October is Breast Cancer Awareness Month, and you may have wondered about the association of PCOS and breast cancer. A recent (Shobeiri, F. & Jenabi, E., 2016) study indicates inconsistent outcomes and results from a number of studies, which means that the only answer to that question is: We don’t know.
Here’s what we do know that’s relevant, however:
- There does appear to be some association with obesity and breast cancer. According to the American Cancer Society (2017), obesity contributes to an increased risk of breast cancer, because of excess estrogen – a topic for another time, because, yes, strangely, you can have too much estrogen AND too much testosterone simultaneously! But since about two-thirds of us carry excess weight, this is a point of concern.
- Some breast cancers are hormonally driven, and the more your hormones are out of balance (hello PCOS!), the more the possibility of a domino effect, or exacerbating the symptoms of cancer in general.
- Because having PCOS often means having several other major medical diagnoses, like diabetes or hypothyroidism, you may already be in an overall higher risk category for many other diseases, possibly including breast cancer.
- If you have a family history of breast cancer, you will, of course, have a higher risk of breast cancer, regardless of having PCOS or not.
- Due to feelings of shame and embarrassment, many women with PCOS avoid going to the doctor, even for symptoms that don’t appear to be PCOS-related – or they write-off potential cancer symptoms like a change in breast shape or texture, nipple discharge, etc. as just being a part of PCOS – when it’s NOT. Because of this, our breast cancers may get caught at a later stage, which makes them harder to cure.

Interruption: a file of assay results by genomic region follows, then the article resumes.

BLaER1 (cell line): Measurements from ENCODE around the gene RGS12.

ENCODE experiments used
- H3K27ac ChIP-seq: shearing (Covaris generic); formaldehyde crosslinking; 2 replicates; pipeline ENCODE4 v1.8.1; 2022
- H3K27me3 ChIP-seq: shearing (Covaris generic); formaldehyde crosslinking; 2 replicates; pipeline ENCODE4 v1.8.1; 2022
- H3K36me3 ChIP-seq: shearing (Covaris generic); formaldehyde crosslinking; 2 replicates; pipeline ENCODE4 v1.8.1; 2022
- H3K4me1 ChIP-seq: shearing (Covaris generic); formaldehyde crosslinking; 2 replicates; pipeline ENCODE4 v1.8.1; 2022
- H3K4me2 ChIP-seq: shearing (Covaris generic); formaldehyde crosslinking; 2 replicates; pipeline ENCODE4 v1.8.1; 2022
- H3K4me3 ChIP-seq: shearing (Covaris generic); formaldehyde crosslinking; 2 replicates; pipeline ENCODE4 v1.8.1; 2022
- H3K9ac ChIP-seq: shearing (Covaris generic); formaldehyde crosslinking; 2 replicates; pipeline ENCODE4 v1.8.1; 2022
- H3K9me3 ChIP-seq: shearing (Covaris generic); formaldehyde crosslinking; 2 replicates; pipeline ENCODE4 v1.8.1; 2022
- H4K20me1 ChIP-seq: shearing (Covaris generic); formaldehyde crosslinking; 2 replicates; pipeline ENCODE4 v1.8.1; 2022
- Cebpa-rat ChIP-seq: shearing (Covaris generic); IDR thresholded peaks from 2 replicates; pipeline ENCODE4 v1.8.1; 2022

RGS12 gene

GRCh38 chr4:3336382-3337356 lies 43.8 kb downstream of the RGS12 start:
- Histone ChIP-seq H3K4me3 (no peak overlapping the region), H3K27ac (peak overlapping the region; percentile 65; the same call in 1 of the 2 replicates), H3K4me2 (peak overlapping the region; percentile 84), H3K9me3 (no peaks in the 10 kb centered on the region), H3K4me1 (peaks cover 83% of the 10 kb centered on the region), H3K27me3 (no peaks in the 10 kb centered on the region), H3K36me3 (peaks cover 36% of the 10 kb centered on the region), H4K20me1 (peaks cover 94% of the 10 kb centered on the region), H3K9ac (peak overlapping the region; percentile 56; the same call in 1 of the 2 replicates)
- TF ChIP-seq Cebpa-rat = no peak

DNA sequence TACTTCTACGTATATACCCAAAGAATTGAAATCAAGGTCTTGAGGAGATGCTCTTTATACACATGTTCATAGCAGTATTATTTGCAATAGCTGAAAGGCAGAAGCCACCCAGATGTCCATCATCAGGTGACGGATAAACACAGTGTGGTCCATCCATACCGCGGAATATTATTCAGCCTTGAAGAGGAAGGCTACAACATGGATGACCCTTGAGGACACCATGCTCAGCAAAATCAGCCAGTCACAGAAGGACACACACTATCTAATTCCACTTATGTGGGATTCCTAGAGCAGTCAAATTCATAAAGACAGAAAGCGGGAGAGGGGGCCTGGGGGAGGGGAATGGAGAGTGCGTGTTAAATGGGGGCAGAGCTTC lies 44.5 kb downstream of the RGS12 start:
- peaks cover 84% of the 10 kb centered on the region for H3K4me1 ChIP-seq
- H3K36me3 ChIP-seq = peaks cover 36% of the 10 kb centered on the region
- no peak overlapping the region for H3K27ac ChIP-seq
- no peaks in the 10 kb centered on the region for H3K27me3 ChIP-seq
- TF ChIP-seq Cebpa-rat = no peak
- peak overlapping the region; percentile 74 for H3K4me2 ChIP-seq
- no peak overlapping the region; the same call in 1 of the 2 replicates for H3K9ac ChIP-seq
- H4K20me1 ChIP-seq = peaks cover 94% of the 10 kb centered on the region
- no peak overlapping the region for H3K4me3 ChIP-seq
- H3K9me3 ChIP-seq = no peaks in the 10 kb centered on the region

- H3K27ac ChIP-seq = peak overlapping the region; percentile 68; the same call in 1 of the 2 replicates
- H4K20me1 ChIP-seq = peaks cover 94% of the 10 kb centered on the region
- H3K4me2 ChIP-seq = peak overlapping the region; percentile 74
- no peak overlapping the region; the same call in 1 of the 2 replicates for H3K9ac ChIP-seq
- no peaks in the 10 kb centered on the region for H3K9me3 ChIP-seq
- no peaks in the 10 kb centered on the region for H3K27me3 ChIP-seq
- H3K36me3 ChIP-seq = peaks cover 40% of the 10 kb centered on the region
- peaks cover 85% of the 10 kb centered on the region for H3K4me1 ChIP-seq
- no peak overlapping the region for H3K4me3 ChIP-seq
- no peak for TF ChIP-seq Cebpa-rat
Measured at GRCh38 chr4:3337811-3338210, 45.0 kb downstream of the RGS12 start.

What can you do to reduce your risk of breast cancer?
- Know your breasts! Know what’s normal as far as color, texture, and shape.
- Check your breasts regularly. Monthly is the ideal. Get a partner involved if that makes you more likely to do it. And always have a doctor check them when you go to the gynecologist for your annual exam. If you’re of an appropriate age, get mammograms as well. For me, because I had an aunt that got breast cancer around age 50, it was recommended that I start getting mammograms at age 35, which is a bit earlier than usual.
- Maintain a healthy anti-inflammatory diet. This means focusing on fruits, vegetables, healthy fats like nuts, avocados, and olive oil, and the cleanest proteins you can get your hands on. Avoid sugar, processed foods, and refined flours as much as possible.
- Practice stress reduction techniques like yoga or other exercises, and meditation. This will help support immune function in your body.
- Don’t let embarrassment, shame, awkwardness, or fear get in the way of getting to the doctor immediately if you notice something that might be wrong. You’re not the doctor; any suspicion is reasonable cause to make an appointment and get it checked out. I haven’t met a doctor yet who would rather you wait until you’ve got advanced cancer before you go see them. Earlier detection is always better and leads to less damaging treatments and a much higher cure rate.
If just the thought of “CANCER” is freaking you out big-time, do yourself a favor. Join my PCOS Psychology group on Facebook, and talk it out with a bunch of like-minded women, plus me, The PCOS Psychologist.
Shobeiri, F., & Jenabi, E. (2016). The association between polycystic ovary syndrome and breast cancer: a meta-analysis. Obstetrics & Gynecology Science, 59(5), 367–372. http://doi.org/10.5468/ogs.2016.59.5.367